In Truth and Love?
What do we do when others sin? This has been, we learn from the letters of Paul, a question that has faced Christians since Jesus walked the earth. When and how do we intervene? What happens if the person is someone whose wrongdoings are obvious but they are further removed from us, perhaps a public figure or church leader? How do we balance kindness and love with truth? Speaking into the lives of others and condemning sin can disintegrate into hurtful meddling and conflict-inducing gossip. But at the same time, love often compels us to worry about the effect of wrongdoing in the lives of others. What do we do? I came across a wise and beautiful passage in my endless re-reading of Richard of St. Victor (my thesis buddy), which addresses this very question.
Richard of St. Victor writes about this in The Twelve Patriarchs, a book about the experience of the soul as it prepares for contemplation of God. The book is a sort of tropological interpretation of the sons of Jacob. Jacob represents the rational soul, his wives Rachel and Leah represent reason and affections, and the birth of each son represents the birth of a virtue in the soul. It is at the birth of Zabulon that Richard addresses the question of dealing with sin in the lives of others. Zabulon represents the hatred of vices. This hatred is good because it is a perfect hate, that is, a hatred of things that ought to be hated. This virtue, he explains, is rare. When it comes to addressing vice in others, those who have not attained this virtue make the following mistakes:
“Some, as if from the constraint of humility, do not dare rebuke delinquent persons. Others, in order not to seem to disturb brotherly love, fear to denounce sinners. And so others, in other ways, because they are unwilling to be zealous for the Lord, suppose this is virtuous, or they believe it is a virtue. But on the contrary, many persons, because without doubt they are acting in a spirit of fury, think that they act with the zeal of uprightness, and the things they enforce in truth from hatred of men, they think or pretend that they practice because of hatred of vices.”
Two errors occur from lack of proper hatred: either we do not address the vice, or we act out of hate for the person, not the act or habit. It is clear that Richard believes that addressing sin in others is important. This zealous hatred of vices is held as a high good in his mind. But he has many caveats that demonstrate that the reason he holds this virtue in high esteem is out of love and concern for others, not a zeal for asceticism or control. Those who truly have this virtue, he goes on to say, will always pursue delinquent persons with compassion, not cruelty. This is the reason, he says, that Zabulon is born after both Judah and Issachar. Remember that each son represents a virtue. Judah represents the virtue of love. Therefore, no one can properly hate vice until they have first learned to love. Issachar represents true joy, the knowledge and experience of spiritual joys. These are the true joys of God to which a person is invited and called. They are the reason for hating vice. And so only one who knows love and has experienced these joys can properly hate vice. Love, Richard says, teaches the manner of rebuke, and true joy the reason for rebuke:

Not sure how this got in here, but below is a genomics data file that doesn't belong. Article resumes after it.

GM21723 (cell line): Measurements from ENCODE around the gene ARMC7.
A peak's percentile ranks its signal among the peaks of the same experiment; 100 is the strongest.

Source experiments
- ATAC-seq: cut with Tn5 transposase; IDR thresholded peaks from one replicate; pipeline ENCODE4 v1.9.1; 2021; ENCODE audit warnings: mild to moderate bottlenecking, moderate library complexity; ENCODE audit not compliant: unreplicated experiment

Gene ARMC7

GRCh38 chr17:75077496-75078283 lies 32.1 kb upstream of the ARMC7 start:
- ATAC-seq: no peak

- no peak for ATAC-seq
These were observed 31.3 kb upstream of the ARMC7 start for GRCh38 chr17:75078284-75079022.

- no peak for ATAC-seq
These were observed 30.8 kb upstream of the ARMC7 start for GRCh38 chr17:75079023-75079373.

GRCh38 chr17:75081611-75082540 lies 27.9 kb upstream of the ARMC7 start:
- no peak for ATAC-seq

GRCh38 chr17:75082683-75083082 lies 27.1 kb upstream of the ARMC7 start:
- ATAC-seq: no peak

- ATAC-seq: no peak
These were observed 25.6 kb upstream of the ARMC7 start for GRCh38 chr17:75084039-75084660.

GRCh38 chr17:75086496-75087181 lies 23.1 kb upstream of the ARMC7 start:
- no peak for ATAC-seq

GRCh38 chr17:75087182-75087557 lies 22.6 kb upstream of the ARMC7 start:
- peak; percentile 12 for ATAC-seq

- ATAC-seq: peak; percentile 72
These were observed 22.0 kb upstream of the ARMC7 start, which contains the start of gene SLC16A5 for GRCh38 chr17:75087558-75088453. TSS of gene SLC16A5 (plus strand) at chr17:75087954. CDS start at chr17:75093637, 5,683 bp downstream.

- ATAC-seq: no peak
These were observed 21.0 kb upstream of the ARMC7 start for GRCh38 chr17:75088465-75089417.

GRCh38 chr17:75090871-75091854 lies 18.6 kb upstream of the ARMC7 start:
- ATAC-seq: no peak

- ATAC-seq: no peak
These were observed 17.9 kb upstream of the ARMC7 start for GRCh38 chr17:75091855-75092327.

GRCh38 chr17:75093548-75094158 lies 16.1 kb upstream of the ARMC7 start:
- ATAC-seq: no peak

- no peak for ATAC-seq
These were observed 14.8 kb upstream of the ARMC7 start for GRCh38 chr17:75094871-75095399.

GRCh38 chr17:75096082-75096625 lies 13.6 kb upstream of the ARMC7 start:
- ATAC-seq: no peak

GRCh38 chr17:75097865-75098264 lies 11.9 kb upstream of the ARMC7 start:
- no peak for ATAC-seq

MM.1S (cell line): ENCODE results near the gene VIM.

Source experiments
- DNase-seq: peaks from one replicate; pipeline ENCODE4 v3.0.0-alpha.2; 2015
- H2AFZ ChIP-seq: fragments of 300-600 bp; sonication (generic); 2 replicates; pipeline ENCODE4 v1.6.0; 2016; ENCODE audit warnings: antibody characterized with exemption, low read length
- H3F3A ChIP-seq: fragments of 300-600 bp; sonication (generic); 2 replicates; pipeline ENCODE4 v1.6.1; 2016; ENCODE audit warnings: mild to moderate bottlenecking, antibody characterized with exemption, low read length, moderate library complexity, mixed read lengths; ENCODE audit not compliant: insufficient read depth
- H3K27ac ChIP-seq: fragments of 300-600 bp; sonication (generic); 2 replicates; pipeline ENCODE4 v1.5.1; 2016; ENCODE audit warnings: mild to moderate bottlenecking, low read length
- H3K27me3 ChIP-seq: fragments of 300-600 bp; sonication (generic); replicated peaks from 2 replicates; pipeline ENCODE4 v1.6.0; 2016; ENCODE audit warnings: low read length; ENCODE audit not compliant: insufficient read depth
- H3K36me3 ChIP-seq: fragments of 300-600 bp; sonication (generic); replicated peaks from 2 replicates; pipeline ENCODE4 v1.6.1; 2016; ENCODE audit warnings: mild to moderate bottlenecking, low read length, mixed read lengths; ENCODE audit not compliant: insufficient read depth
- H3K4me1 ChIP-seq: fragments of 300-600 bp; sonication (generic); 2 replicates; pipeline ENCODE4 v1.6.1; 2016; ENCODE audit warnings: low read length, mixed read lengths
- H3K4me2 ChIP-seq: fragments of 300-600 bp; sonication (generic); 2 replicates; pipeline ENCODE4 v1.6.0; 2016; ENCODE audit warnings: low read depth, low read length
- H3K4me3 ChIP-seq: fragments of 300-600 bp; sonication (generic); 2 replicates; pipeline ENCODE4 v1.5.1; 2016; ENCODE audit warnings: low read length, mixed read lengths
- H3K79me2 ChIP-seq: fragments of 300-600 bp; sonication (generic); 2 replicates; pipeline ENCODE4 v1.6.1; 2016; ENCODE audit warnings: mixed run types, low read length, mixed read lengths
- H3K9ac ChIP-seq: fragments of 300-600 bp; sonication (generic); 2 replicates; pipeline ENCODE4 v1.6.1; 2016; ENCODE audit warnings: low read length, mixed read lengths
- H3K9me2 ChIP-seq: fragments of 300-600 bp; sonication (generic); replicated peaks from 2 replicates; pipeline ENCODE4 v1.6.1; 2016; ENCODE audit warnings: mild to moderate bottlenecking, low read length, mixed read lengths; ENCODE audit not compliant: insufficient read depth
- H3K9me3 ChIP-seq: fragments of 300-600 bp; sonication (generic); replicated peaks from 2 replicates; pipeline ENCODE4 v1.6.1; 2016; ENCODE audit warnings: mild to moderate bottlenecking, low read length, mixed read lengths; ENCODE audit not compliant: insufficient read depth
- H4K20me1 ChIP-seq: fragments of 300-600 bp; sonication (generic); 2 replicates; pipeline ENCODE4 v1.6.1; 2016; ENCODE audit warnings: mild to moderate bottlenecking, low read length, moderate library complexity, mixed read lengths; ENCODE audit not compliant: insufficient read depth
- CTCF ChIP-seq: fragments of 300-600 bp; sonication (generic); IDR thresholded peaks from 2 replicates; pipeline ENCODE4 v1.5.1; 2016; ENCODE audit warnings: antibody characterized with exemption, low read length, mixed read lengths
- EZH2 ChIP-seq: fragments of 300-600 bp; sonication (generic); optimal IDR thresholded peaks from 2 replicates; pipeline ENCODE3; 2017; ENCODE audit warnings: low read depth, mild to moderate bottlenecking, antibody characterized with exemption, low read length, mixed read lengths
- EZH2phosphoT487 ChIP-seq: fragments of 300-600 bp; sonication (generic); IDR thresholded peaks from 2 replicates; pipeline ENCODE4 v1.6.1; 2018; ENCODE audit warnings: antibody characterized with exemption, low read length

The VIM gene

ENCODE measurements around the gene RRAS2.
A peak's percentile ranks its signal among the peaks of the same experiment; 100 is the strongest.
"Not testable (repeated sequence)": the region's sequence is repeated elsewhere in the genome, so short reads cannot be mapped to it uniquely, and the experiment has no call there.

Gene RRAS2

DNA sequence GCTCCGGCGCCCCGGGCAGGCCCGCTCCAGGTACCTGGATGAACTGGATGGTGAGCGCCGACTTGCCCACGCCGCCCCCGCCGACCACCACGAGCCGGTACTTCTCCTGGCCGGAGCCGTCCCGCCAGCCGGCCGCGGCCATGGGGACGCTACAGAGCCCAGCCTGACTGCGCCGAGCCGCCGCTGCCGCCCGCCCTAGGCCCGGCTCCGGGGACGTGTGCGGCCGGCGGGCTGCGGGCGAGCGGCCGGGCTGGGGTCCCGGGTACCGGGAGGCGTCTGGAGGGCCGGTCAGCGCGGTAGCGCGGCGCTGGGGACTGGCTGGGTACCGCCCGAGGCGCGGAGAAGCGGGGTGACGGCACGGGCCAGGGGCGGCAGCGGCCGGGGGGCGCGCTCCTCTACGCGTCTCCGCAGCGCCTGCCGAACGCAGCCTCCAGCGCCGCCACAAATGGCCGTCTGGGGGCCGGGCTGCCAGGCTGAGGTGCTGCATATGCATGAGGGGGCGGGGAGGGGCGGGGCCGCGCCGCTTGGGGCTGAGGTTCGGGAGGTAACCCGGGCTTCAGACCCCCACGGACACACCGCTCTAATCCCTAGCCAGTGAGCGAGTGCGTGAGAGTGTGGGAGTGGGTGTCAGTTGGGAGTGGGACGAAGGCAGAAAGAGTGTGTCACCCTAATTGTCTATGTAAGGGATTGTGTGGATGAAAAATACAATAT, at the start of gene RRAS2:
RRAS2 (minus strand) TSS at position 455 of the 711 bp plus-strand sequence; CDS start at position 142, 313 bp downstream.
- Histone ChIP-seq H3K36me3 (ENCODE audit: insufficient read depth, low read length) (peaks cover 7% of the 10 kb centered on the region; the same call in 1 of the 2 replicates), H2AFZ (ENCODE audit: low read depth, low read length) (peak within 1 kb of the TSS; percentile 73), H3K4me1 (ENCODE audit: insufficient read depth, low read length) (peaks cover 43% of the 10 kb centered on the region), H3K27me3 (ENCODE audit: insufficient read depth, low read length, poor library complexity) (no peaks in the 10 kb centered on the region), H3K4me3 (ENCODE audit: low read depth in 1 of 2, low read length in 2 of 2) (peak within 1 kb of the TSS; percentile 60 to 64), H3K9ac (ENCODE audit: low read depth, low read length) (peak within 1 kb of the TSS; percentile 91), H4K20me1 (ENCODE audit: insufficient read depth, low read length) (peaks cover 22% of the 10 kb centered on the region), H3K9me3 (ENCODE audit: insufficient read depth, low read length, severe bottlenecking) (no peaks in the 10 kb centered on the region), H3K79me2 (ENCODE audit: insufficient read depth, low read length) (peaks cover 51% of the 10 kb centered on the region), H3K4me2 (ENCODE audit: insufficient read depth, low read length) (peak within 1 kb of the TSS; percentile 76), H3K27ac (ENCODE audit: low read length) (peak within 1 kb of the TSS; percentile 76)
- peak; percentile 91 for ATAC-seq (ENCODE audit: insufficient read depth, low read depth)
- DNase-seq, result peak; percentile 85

“And so Judah ought to teach the manner; Issachar the cause for reproof; so that with the moderation of Judah it is done in a spirit of leniency, and at the suggestion of Issachar it is done nonetheless for reason of benefit. Nevertheless Zabulon seeks their benefit and not his own so that insofar as he strikes delinquent persons, it is for benefit and not revenge.”
Zabulon’s work does not end here, however. Rebuking those who are doing wrong is only one part of a true hatred of vices, according to Richard. Zabulon does not only rebuke, but he defends those same persons from temptation. He must work as hard to protect the person from evil. He must always “be more ready to bear evils than to move against evils.” Zabulon is described in Genesis as the “dwelling place of fortitude” and Richard explains that this is fitting, since one who has true hatred of vices must protect, must provide shelter and defense to those worn out by the daily storms of temptation and deceit. Thus it seems to me that this responsibility of Zabulon makes it hard to rebuke someone who is at a distance from us. We must be in relationship with a person to both rebuke them and help them.
Finally, Richard makes it clear that self-knowledge is very important before anyone goes around rebuking others. We must first look into our own hearts and ask: do we have proper love for this person? Do we do this out of consideration for their benefit? Is it our hurt feelings and anger that drive this speaking, or is it concern for their well-being? Are we prepared to work hard not only to rebuke but also to help and protect? And most importantly: do we hate the vices in our own life with equal zeal?
 Not a spelling error; Richard uses the Vulgate spelling.
 Richard speaks much more often of vice than sin, because his focus is on habits and character rather than specific sinful actions (though the two are, of course, related).
Richard of St Victor: The Twelve Patriarchs, the Mystical Ark, Book Three of the Trinity, ed. and trans. Grover A. Zinn (New York: Paulist, 1979), 97.
 Ibid., 98. Emphasis mine.
 Ibid., 99.
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